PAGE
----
For primary school the big memory is of cold knees in the winter. As you can see from the enclosed photos showing my school uniform, it was not uncommon for Irish mothers to put their sons in short pants for school until early teens. I am talking about the mid 70's.
My school was a catholic school with a strict uniform. We had to line up for uniform insepction before class first thing in the morning. Think of that with the snow blowing around your bare knees! Short or long was the parents choice, but in primary most of us were in shorts. By the 6th form of junior school (about 11 years of age) there were still several boys still wearing shorts. As you progressed to secondary most of the boys, but not all, wore long pants. There were some exceptions. Some boys still wore shorts in the 2nd year or about 13-14 years of age.
I was at a preparatory school in southern ireland. It was during the 1970s. Our school was quite traditional in terms of uniform. The uniform was grey shirt and jumper, school tie with grey short trousers and knee socks with a coloured top. This uniform was mandatory for all boys up to common entrance age as was the norm in the three or four Irish prep schools of that era.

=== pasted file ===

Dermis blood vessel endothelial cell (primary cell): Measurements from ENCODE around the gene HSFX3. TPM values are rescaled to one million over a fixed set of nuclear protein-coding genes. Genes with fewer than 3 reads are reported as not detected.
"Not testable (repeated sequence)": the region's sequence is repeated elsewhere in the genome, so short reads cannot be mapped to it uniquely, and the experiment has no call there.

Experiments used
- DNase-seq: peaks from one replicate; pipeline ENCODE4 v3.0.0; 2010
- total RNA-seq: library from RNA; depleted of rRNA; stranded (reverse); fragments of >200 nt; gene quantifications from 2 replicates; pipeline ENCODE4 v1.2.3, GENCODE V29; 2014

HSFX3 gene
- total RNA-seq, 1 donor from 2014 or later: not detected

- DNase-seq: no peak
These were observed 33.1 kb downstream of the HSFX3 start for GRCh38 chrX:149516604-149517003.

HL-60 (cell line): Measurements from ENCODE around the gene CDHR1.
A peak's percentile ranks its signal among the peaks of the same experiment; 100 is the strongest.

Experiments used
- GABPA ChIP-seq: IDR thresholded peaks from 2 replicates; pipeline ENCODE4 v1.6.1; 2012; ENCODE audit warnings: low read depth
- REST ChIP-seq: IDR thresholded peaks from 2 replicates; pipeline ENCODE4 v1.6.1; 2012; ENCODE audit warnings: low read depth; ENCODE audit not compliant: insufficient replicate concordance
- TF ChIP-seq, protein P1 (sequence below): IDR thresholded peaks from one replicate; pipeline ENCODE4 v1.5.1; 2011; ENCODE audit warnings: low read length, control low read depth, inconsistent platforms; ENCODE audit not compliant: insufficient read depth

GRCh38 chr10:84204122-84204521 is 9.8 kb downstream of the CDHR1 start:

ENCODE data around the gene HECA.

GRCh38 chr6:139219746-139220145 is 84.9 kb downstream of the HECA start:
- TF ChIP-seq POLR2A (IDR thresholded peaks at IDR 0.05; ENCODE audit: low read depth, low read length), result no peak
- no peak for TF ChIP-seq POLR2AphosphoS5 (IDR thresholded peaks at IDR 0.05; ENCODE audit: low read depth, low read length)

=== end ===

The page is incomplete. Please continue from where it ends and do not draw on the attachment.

I'm Irish and attended Carmels, a secondary day school. It was a single sex school up to 1980, and then was forced to become coed with enrollment declined. There was a minumin number of pupils to cualify for govenment grant aid. The Government required the school to be open to both sexes from the middle of 1980. It was a catholic school, but a founding member of the Nuns order who ran the school was from Scotland about a hundred years ago. My first introduction to the kilt was about 3 weeks before going to the school. I had never even thought about wearing a kilt before. At my elementary school we wore grey shorts in summer, and grey longs in winter with a white shirt and grey sweater. I did not want to wear the uniform. But did not get much choice. The first time I put it on I hated it. t was itchy, cold, and a strange feeling not to have anything between my legs. Mum thought I looked cute. Dad was indifferent. Knowing that other boys had to wear the same helped.
As a child brought up in the 80's for every day use I usually wore jeans,cord trousers or track-suit bottoms. They all very comfortable and I never minded wearing them. On top I wore t-shirts,Jumpers and informal shirts. Most Irish boys in the 1980s wore the same informal clothes ie. tracksuits,jeans and t-shirts.Formal most boys wore either tie and jacket or waistcoat and bow-tie. As we were quite well off my mother would spend a lot of money on my clothes and she didn't like it when I came home covered in mud after playing football. Colour wise I prefered darker colours while my mother prefered more colourful colours. Up till about 12 I really let my mother get her own way on my clothes as I didn't really mind as I was more interested in playing with my friends and Action man figures.